Exploring Middle-Skill Training Programs For Employment In The Retail Industry

The size and growth of US retail industry and the number of employment opportunities for low-skilled workers led the US education and social policy research organization MDRC, with support from the Walmart Foundation, to conduct a national survey analyzing the activity of non-profit workforce training providers preparing low-skilled youth and adults for middle-skill jobs in retail. MDRC’s summary report on the survey findings explores the potential of the retail sector as an entry to middle-skill and middle-income jobs for low skilled workers.

The survey revealed that while the number of nonprofit workforce training providers preparing job seekers for middle-skill positions is increasing in the US, most focus on low-wage, entry-level positions programs and do not align with the employer’s need for middle-skilled workers. The researchers found that few nonprofit workforce-training programs that are preparing low-skilled workers for careers in retail focus on middle-skill jobs. It would appear that community-based nonprofit organizations are hesitant to use scarce resources to explore expanding training for middle-skill jobs in the industry.

Why Are There So Few Training Programs For Middle-Skill Employment In The Retail Industry?

Survey respondents revealed a number of issues about the retail industry that make it difficult for nonprofit workforce training organizations to develop training for it. These factors include:

Industry structure. In the retail industry, job opportunities narrow significantly above the entry level and this structure does not promote career advancement for low-skilled workers. Without clear pathways for retail workers to attain better employment, service providers targeting the retail industry find it challenging to operate programs at sufficient scale.

Employer practices. Retail firms that promote internally often train in-house rather than rely on external providers. Managers frequently select individuals who perform well in entry-level jobs to take on more responsibility and opportunities for skill development. Also, retail firms often look to college graduates to fill management positions.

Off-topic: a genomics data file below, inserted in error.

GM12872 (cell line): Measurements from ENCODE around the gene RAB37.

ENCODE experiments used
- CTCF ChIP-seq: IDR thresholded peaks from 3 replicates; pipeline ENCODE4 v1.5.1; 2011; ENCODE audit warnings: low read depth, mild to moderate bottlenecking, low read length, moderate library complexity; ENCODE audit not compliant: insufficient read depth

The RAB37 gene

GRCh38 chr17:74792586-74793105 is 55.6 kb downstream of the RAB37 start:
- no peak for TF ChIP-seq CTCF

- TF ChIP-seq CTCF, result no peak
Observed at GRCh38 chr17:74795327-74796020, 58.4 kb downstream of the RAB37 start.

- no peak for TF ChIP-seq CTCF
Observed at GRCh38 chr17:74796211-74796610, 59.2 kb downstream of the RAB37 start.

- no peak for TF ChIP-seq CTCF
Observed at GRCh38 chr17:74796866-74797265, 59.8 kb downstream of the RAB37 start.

Nonprofit workforce training provider perceptions and capacities. The limited opportunities for career advancement in entry-level retail positions deter many training providers from identifying higher-wage opportunities in the industry. Lean staffing in the retail industry makes it difficult for providers to find employer partners who will collaborate on the design of well-targeted programs.

Constraints facing low-income job seekers. Low-skill job seekers perceive retail jobs to be less desirable and have limited understanding of career options within the industry. The researchers also found that job seekers cannot afford the time or the cost of enrolling in long-term credential programs. These challenges make it difficult for providers to commit to developing long-term training programs for the retail sector.

What Opportunities Exist For Increasing the Supply Of Quality Community-Based Training Programs For Jobs In Retail?

The authors note that there is an opportunity for retailers and workforce training providers to create new programs that focus on middle-skill job opportunities in the industry. In the survey, nonprofit training providers and retail hiring managers highlighted several strategies for developing partnerships to develop these programs

  • Providers would welcome more detailed information about job opportunities in high-growth occupations and robust career paths in retail;
  • Strengthening regular communication between retail employers and training providers could reduce misunderstanding between them;
  • Testing new ways of expanding training for high demand, middle-skill retail jobs through partnerships; and
  • Conducting successful trials of training programs that encourage providers to commit more resources to mid-level skill training.

This report is aimed at practitioners and employers who wish to explore developing partnerships and new opportunities for training for middle-skill jobs in the retail industry. Although it is examining the US retail sector, lessons learned from this study are applicable to BC providers and employers who are encountering similar barriers to connecting job seekers to middle-skill positions in retail.